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media

Flickr Creative Commons, nayrb7

This week a feud erupted between Hartford Courant columnist and blogger Rick Green and Frank Harris, a Courant columnist and chairman of the journalism department at Southern Connecticut State University. 

Flickr Creative Commons, nayrb7

This week a feud erupted between Hartford courant columnist and blogger Rick Green and Frank Harris, a Courant columnist and chairman of the journalism department at Southern Connecticut State University. 

Indie, Indie Everywhere!

May 25, 2011

This week on the Needle Drop, it's independent rock, pop, and electronic music from all over the world: Brazil, Denmark, Australia, and even the UK. We'll also be dropping new tracks from Bon Iver, and diving into the new Balkans album.

W.W. Norton, publishers

A 24-hour news cycle, media moguls with political agendas, blurred lines between news and commentary. To many, these are sign’s that today’s media couldn’t be farther removed from the integrity of its roots.

After more than two decades reporting on the Media, NPR’s Brooke Gladstone is of the opinion that we’ve been here before, and it’s actually been worse. Gladstone presents her manifesto in the new book The Influencing Machine.

Wired But Disconnected, Episode 8

May 10, 2011
Kristen Korzenowski

  WBD: Episode 8

The White House

Today, a special edition of the show: A post mortem on the bin Laden post mortem, a look at the minds and mindsets behind the story.

We start with a discussion on the mass psychology behind reactions to bin Laden's death—your reactions, our reactions… everyone's reactions.

Then we'll talk to the first chief of the CIA's bin Laden task force about the mind of the man—Osama bin Laden, himself.

And finally, NPR's media correspondent David Folkenflik joins us to discuss the media's mindset during and following a story like this one.

Elvert Barnes, Creative Commons

For years, we’ve been hearing about the chronic struggles of newspapers and the proliferation of so called “new media” sources of journalism.  

As one outcome of this change, the traditional competition for stories between papers has given way to a new era of cooperation. By pooling resources and working together, these upstarts are making a real impact, informing the community, and driving the discussion in collaboration with newspapers.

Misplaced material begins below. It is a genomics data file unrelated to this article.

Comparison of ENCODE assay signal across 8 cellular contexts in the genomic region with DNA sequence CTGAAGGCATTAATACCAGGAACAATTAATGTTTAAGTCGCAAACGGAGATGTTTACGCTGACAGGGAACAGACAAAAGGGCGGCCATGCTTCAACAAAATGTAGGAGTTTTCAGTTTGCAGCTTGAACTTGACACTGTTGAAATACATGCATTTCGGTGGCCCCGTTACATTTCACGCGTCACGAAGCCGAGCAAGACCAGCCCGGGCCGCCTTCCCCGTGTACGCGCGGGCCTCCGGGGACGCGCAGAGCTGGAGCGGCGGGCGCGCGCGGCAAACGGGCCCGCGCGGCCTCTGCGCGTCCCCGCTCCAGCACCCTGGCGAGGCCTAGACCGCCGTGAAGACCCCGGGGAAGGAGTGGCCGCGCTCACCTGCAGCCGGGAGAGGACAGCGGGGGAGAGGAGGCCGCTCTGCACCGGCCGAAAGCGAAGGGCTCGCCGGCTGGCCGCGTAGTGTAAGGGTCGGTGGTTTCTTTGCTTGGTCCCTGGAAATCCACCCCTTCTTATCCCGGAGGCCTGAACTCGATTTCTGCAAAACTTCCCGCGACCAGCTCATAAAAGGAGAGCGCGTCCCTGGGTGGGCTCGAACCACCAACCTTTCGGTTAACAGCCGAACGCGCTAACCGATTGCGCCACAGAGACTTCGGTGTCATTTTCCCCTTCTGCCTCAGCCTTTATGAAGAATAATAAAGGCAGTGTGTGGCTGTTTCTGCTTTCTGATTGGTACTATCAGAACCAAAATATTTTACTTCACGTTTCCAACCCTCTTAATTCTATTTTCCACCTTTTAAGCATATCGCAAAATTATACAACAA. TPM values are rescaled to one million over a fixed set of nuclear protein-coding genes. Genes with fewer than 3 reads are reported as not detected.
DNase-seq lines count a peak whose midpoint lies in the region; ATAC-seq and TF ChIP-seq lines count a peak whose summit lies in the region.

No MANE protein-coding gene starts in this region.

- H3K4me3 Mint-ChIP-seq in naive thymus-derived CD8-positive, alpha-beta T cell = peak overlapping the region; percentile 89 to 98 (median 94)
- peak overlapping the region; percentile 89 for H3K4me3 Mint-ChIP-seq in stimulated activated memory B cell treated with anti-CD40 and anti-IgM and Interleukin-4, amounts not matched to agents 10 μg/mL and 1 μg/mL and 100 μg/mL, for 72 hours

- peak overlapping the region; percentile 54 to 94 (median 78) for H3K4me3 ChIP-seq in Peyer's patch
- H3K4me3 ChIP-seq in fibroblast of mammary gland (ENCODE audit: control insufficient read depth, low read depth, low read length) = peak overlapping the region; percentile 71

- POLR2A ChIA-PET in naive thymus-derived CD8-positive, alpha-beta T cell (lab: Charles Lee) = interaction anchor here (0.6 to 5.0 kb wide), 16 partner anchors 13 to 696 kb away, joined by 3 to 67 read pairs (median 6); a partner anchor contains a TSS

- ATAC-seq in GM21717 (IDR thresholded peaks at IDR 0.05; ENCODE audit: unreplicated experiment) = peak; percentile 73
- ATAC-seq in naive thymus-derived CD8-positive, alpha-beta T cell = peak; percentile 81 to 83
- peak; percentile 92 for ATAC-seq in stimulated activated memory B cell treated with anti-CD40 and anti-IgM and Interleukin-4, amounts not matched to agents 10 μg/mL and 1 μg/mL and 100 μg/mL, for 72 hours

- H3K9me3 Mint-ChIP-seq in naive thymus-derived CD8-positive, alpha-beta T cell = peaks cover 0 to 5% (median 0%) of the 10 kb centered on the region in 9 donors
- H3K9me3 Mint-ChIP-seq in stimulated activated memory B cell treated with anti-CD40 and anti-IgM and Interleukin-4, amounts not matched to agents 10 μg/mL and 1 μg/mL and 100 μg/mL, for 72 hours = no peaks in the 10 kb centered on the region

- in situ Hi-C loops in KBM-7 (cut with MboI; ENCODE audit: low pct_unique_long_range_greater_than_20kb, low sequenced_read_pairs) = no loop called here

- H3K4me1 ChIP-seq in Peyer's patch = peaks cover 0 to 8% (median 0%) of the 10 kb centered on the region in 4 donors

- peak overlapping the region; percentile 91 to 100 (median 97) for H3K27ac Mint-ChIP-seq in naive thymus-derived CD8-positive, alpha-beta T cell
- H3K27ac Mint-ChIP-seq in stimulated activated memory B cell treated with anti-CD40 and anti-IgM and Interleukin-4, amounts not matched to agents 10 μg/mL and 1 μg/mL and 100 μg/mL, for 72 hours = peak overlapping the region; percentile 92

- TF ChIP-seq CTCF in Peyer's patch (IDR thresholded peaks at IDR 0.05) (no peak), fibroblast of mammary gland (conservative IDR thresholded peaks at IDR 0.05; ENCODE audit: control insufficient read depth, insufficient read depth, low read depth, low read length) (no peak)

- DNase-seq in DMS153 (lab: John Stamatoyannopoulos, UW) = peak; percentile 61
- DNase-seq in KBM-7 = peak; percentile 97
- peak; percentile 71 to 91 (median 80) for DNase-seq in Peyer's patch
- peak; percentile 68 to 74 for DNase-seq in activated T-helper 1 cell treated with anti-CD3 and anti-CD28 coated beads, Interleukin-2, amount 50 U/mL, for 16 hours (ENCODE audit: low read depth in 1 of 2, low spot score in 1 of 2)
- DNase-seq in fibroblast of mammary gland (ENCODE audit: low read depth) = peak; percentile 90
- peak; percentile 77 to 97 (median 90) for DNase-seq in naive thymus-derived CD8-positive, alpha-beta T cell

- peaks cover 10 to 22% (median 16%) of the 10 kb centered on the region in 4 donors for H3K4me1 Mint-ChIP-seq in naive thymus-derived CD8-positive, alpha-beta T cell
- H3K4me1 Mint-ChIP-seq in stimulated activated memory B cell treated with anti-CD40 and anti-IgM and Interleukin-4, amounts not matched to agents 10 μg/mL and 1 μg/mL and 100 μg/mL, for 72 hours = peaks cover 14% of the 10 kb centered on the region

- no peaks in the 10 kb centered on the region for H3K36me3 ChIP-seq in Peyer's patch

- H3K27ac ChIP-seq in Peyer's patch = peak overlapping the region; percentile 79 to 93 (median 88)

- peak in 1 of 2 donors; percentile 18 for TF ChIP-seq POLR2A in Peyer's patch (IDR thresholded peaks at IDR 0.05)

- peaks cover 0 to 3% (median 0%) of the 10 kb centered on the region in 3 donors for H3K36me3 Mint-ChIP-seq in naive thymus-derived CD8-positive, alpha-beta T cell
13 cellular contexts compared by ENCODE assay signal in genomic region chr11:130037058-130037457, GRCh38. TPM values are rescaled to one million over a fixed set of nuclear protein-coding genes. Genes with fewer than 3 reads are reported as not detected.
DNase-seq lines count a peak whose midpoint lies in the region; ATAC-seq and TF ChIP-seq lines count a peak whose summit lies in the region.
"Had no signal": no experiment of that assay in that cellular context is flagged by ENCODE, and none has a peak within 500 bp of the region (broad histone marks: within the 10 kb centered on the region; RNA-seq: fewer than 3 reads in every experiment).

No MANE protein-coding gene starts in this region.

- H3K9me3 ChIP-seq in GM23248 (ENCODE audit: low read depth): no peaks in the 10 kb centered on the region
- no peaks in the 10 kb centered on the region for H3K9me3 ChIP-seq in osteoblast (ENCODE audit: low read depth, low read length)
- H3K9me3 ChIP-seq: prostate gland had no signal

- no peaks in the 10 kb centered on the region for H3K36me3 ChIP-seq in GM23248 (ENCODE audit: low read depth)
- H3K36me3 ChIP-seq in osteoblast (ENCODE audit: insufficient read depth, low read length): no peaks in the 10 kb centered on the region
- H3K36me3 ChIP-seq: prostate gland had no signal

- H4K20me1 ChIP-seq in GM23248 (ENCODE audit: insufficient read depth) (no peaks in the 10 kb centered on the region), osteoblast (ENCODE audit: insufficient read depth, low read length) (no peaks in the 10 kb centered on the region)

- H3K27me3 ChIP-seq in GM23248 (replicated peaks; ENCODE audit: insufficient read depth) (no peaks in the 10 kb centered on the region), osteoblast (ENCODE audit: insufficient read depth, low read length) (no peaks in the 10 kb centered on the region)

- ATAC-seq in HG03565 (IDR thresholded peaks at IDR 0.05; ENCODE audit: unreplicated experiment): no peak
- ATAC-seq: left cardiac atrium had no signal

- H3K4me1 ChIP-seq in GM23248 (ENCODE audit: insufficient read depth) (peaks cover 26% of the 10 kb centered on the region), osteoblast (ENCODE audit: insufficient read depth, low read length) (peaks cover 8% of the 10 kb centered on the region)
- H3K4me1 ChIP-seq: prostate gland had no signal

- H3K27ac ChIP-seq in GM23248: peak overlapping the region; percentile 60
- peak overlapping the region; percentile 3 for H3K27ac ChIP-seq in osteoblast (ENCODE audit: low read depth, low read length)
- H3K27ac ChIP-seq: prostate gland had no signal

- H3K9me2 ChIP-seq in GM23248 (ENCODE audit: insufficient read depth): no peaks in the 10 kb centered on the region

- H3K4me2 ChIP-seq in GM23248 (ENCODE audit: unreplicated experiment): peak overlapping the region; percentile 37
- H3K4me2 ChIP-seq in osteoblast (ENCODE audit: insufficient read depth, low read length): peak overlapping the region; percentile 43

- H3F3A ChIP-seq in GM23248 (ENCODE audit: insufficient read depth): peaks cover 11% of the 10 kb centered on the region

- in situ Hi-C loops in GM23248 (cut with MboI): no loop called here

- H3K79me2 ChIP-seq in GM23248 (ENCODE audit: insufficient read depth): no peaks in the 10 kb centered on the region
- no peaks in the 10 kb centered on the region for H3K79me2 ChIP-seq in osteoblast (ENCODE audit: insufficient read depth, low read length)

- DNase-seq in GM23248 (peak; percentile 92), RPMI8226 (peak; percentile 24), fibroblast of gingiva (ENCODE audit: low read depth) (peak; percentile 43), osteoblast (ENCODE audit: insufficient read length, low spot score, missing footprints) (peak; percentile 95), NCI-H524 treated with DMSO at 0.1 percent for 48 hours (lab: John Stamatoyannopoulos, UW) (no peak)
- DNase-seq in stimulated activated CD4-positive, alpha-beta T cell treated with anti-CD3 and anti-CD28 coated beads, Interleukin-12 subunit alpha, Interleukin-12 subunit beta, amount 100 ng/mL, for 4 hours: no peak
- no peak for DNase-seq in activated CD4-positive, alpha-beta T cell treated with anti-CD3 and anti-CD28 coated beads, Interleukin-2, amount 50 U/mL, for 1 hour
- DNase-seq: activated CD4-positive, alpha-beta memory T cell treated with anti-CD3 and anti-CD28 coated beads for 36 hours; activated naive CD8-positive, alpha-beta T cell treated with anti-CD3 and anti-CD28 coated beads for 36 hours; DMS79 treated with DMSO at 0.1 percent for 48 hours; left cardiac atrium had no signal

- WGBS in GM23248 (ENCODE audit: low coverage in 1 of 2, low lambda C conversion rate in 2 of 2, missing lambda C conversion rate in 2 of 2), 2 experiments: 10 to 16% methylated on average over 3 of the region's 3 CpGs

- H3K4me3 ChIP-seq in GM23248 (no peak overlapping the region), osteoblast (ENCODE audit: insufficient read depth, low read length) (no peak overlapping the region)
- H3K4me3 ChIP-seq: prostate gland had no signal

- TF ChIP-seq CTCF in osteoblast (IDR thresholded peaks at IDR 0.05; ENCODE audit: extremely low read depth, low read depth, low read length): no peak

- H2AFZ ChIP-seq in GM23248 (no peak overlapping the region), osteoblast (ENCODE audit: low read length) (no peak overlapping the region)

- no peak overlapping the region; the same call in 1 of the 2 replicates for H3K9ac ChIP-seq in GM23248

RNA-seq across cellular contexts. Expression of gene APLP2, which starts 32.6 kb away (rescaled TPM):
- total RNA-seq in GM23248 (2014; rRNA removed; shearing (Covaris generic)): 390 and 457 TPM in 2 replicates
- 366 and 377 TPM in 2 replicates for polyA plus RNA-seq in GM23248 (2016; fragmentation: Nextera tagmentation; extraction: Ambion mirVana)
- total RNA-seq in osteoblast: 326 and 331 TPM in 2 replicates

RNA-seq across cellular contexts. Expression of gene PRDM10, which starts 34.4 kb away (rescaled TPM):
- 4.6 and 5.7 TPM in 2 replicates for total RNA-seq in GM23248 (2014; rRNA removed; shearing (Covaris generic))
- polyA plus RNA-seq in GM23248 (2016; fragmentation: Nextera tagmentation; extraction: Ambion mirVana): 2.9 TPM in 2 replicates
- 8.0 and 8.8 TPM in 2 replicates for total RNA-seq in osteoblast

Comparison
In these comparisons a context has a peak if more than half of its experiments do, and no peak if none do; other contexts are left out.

Today we continue our series of conversations recorded at a conference called “Lifting the Veil: Journalism Uncovered.”

GiantsFanatic / Creative Commons

Connecticut towns and cities are mandated by law to publish public notices in local newspapers.  But that could soon change.

NPR's David Folkenflik once got into a battle of words with Geraldo Rivera.  It just proves that covering the media isn't always pretty. 

His latest assignment is a perfect example: Cover the corporate meltdown of your own company...go! 

Flickr Creative Commons, Don Hankins

Here, to me, are the killer statistics:

Todd Huffman

NPR is under attack over funding, fundraising and claims of bias.  So what does the network’s Ombudsman think?

We have Alicia Shepard, NPR’s Ombudsman on Where We Live regularly to talk about journalism, and the job that NPR reporters and editors do. 

She’s leaving the network, just as NPR has become a national issue on Fox News and the butt of jokes on The Daily Show. 

Flickr Creative Commons, mrgilles

So you think you had a bad week? National Public Radio can top you

Flickr Creative Commons, ky_olsen

You could argue that one of the big breaks in the history of knowledge is happening right now, as we move from being storers of knowledge to being adept searchers for what is stored.

There's a basic shift in the notion of what education is. Most of us moved through an education pipeline in which existed some vague notion that you were better off loading a lot of stuff into your head. It would help you think. It would give you points of reference. You should know a lot of things.

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